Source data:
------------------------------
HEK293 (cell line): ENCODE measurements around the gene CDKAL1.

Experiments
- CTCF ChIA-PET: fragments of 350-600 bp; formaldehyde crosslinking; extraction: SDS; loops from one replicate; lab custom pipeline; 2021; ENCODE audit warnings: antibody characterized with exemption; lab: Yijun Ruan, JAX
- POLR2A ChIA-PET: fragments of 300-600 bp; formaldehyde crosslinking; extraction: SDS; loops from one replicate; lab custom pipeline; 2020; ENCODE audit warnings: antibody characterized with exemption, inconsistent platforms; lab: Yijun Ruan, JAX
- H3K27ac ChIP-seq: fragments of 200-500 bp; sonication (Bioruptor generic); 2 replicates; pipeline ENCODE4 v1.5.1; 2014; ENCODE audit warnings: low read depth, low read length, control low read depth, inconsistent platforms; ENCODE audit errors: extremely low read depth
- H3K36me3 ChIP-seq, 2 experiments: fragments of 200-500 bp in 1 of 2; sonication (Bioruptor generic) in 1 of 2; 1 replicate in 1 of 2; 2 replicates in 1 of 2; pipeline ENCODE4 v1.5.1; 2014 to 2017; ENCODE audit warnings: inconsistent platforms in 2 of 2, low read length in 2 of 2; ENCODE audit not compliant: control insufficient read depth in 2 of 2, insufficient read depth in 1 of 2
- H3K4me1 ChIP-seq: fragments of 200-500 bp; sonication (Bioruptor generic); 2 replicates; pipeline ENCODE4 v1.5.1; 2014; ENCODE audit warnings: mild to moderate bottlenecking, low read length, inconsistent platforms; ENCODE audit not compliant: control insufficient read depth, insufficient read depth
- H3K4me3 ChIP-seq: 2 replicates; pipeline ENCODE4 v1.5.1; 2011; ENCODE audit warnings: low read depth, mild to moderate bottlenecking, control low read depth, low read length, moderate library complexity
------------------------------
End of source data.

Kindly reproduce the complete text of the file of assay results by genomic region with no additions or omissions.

HEK293 (cell line): ENCODE measurements around the gene CDKAL1.

Experiments
- CTCF ChIA-PET: fragments of 350-600 bp; formaldehyde crosslinking; extraction: SDS; loops from one replicate; lab custom pipeline; 2021; ENCODE audit warnings: antibody characterized with exemption; lab: Yijun Ruan, JAX
- POLR2A ChIA-PET: fragments of 300-600 bp; formaldehyde crosslinking; extraction: SDS; loops from one replicate; lab custom pipeline; 2020; ENCODE audit warnings: antibody characterized with exemption, inconsistent platforms; lab: Yijun Ruan, JAX
- H3K27ac ChIP-seq: fragments of 200-500 bp; sonication (Bioruptor generic); 2 replicates; pipeline ENCODE4 v1.5.1; 2014; ENCODE audit warnings: low read depth, low read length, control low read depth, inconsistent platforms; ENCODE audit errors: extremely low read depth
- H3K36me3 ChIP-seq, 2 experiments: fragments of 200-500 bp in 1 of 2; sonication (Bioruptor generic) in 1 of 2; 1 replicate in 1 of 2; 2 replicates in 1 of 2; pipeline ENCODE4 v1.5.1; 2014 to 2017; ENCODE audit warnings: inconsistent platforms in 2 of 2, low read length in 2 of 2; ENCODE audit not compliant: control insufficient read depth in 2 of 2, insufficient read depth in 1 of 2
- H3K4me1 ChIP-seq: fragments of 200-500 bp; sonication (Bioruptor generic); 2 replicates; pipeline ENCODE4 v1.5.1; 2014; ENCODE audit warnings: mild to moderate bottlenecking, low read length, inconsistent platforms; ENCODE audit not compliant: control insufficient read depth, insufficient read depth
- H3K4me3 ChIP-seq: 2 replicates; pipeline ENCODE4 v1.5.1; 2011; ENCODE audit warnings: low read depth, mild to moderate bottlenecking, control low read depth, low read length, moderate library complexity